With NEH funding, Five Colleges, Incorporated, and co-directors Alice Nash of University of Massachusetts, Amherst and Linda Coombs of the Wampanoag Tribe of Gay Head lead a professional development program for K-12 educators titled Teaching Native American Histories. The program takes place on Cape Cod and Martha’s Vineyard, the Wampanoag homeland in southeastern Massachusetts. Participants investigate questions about sources and interpretation, engage with the latest scholarship on Indigenous histories, and return to their classrooms with richer accounts of Native American histories and cultures.
During the immersive, three-week program, classroom discussions and guest lectures are paired with visits to historic sites and six Indigenous communities. During a visit to nearby Plimoth Plantation, participants consider the Wampanoag responses to the Pilgrims in the context of the epidemic diseases Europeans brought to their homeland and discuss how to incorporate more accurate representations of the first Thanksgiving into their curricula. And while visiting Indigenous communities, participants learn from tribal leaders, activists, and scholars about a variety of topics, including fights for federal recognition, historical trauma, and women’s and LGBT rights activism in Indigenous communities. Contemporary issues in Native communities and the diversity of Native cultures are emphasized and discussed through their visits. One participant wrote in a survey immediately following the program in 2019, “I want my students to know that Native American history didn’t end with colonization. I want them to see how these issues are relevant today.”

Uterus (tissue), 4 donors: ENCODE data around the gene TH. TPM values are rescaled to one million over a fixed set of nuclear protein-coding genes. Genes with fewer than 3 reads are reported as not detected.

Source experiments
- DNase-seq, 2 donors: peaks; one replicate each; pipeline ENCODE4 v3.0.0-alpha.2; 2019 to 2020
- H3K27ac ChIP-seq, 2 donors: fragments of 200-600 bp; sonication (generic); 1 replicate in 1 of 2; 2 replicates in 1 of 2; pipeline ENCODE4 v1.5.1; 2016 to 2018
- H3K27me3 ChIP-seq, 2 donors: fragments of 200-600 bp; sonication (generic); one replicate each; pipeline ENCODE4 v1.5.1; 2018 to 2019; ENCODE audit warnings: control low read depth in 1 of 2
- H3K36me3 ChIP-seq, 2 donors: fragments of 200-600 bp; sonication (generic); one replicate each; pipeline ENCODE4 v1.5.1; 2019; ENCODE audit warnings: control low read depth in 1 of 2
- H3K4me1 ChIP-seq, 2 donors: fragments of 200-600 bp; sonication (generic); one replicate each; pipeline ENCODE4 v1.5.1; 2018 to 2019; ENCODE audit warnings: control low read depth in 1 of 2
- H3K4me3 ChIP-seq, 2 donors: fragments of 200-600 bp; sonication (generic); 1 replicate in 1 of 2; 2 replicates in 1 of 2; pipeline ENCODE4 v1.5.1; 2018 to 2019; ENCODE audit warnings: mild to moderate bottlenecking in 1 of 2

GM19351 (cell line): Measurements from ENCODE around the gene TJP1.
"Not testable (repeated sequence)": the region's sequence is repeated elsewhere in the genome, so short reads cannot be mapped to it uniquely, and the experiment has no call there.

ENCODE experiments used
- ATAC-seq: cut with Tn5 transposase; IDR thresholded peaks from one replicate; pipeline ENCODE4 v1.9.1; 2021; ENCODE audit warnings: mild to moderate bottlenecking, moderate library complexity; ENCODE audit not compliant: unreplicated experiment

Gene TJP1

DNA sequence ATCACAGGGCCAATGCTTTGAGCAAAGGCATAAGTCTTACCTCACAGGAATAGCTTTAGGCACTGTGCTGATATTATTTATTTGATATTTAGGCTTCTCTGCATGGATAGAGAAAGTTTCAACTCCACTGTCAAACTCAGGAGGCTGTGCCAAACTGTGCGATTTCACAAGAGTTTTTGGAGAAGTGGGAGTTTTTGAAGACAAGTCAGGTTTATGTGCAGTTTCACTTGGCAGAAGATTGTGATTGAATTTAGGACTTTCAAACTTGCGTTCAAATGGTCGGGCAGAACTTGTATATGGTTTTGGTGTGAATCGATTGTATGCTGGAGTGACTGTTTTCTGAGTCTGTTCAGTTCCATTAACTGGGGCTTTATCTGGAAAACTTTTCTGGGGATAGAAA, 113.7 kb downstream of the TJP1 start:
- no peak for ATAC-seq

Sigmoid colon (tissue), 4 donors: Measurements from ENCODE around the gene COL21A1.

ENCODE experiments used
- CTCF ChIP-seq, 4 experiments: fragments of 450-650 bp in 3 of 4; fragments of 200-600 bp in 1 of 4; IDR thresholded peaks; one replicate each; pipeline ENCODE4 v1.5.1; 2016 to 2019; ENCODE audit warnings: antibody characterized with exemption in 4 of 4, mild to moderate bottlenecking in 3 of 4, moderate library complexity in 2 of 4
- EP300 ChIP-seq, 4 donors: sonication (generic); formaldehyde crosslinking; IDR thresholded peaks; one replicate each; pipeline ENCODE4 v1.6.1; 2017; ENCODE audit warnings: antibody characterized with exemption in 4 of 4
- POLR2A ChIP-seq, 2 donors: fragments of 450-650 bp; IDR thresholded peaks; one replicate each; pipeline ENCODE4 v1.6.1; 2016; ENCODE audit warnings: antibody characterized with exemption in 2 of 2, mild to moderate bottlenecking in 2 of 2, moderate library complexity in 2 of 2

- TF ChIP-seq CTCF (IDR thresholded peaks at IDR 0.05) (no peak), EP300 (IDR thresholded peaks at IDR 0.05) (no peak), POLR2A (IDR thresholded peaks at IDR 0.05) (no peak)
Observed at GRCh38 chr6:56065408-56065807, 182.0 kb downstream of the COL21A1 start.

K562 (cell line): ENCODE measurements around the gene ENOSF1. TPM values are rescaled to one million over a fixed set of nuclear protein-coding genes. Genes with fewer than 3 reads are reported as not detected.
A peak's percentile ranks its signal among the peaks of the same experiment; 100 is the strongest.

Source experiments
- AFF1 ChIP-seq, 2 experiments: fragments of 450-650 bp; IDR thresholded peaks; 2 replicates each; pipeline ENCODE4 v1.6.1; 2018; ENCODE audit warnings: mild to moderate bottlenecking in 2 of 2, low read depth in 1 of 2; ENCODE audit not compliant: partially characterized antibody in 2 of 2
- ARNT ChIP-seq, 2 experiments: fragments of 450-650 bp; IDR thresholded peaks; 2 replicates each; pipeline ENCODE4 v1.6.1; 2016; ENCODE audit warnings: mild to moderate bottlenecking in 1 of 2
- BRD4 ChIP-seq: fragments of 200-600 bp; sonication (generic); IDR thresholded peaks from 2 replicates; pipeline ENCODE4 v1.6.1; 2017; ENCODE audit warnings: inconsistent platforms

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of survey respondents agreed or strongly agreed that they “gained an active network of colleagues outside of [their] school/district through the NEH summer program.”
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of survey respondents pursued additional educational or professional development opportunities as a result of their participation.
The workshop included a curriculum specialist as a part of its leadership. With their guidance, participants were able to collectively brainstorm about what they had learned, compare curricular requirements in their respective home states, share strategies, and develop materials to implement in their classrooms. One participant wrote, “One of the things I LOVED about the seminar was how well teaching techniques were shared and demonstrated by the facilitators and my fellow teachers.” Altogether, survey results from the program demonstrated how the institute instilled a sense of confidence and responsibility into the participants to incorporate Native histories and cultures into their classrooms. Another respondent wrote: “I am more aware than ever that how we teach information related to Indigenous Peoples needs a serious overhaul in the US. I am more aware that teachers like me are going to have to be involved, partner with Native scholars and educators, and create the change ourselves, rather than wait for state standards to catch up to the best (or at least better) practices that we already know exist for teaching Indigenous histories, culture and civic awareness.”